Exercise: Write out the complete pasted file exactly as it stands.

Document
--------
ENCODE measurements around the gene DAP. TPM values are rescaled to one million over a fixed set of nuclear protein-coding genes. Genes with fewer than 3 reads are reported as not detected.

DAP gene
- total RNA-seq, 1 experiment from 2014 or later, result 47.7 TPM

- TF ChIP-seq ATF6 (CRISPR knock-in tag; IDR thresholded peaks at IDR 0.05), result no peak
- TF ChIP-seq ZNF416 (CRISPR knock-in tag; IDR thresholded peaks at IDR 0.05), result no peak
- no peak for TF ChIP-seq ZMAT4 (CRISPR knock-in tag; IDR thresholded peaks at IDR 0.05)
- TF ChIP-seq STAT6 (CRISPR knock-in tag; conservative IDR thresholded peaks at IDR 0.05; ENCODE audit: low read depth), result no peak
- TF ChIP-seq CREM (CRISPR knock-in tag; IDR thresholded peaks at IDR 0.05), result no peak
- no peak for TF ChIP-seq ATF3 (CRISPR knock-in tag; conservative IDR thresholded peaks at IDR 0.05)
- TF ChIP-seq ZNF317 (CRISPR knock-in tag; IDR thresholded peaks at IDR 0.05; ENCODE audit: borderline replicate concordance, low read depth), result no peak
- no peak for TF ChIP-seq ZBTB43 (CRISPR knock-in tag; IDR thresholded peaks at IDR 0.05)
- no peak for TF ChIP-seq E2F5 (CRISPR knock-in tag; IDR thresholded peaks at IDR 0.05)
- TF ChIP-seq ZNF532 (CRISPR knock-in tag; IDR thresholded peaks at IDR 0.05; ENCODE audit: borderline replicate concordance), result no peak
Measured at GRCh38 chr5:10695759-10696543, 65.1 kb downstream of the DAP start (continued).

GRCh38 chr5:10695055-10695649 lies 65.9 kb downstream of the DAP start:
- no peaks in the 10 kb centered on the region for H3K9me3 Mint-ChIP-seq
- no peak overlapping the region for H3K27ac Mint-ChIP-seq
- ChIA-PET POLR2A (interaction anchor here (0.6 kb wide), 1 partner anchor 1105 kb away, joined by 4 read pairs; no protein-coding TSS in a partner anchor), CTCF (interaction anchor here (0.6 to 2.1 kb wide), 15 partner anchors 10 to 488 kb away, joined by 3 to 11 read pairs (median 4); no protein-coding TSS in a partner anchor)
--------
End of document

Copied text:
ENCODE measurements around the gene DAP. TPM values are rescaled to one million over a fixed set of nuclear protein-coding genes. Genes with fewer than 3 reads are reported as not detected.

DAP gene
- total RNA-seq, 1 experiment from 2014 or later, result 47.7 TPM

- TF ChIP-seq ATF6 (CRISPR knock-in tag; IDR thresholded peaks at IDR 0.05), result no peak
- TF ChIP-seq ZNF416 (CRISPR knock-in tag; IDR thresholded peaks at IDR 0.05), result no peak
- no peak for TF ChIP-seq ZMAT4 (CRISPR knock-in tag; IDR thresholded peaks at IDR 0.05)
- TF ChIP-seq STAT6 (CRISPR knock-in tag; conservative IDR thresholded peaks at IDR 0.05; ENCODE audit: low read depth), result no peak
- TF ChIP-seq CREM (CRISPR knock-in tag; IDR thresholded peaks at IDR 0.05), result no peak
- no peak for TF ChIP-seq ATF3 (CRISPR knock-in tag; conservative IDR thresholded peaks at IDR 0.05)
- TF ChIP-seq ZNF317 (CRISPR knock-in tag; IDR thresholded peaks at IDR 0.05; ENCODE audit: borderline replicate concordance, low read depth), result no peak
- no peak for TF ChIP-seq ZBTB43 (CRISPR knock-in tag; IDR thresholded peaks at IDR 0.05)
- no peak for TF ChIP-seq E2F5 (CRISPR knock-in tag; IDR thresholded peaks at IDR 0.05)
- TF ChIP-seq ZNF532 (CRISPR knock-in tag; IDR thresholded peaks at IDR 0.05; ENCODE audit: borderline replicate concordance), result no peak
Measured at GRCh38 chr5:10695759-10696543, 65.1 kb downstream of the DAP start (continued).

GRCh38 chr5:10695055-10695649 lies 65.9 kb downstream of the DAP start:
- no peaks in the 10 kb centered on the region for H3K9me3 Mint-ChIP-seq
- no peak overlapping the region for H3K27ac Mint-ChIP-seq
- ChIA-PET POLR2A (interaction anchor here (0.6 kb wide), 1 partner anchor 1105 kb away, joined by 4 read pairs; no protein-coding TSS in a partner anchor), CTCF (interaction anchor here (0.6 to 2.1 kb wide), 15 partner anchors 10 to 488 kb away, joined by 3 to 11 read pairs (median 4); no protein-coding TSS in a partner anchor)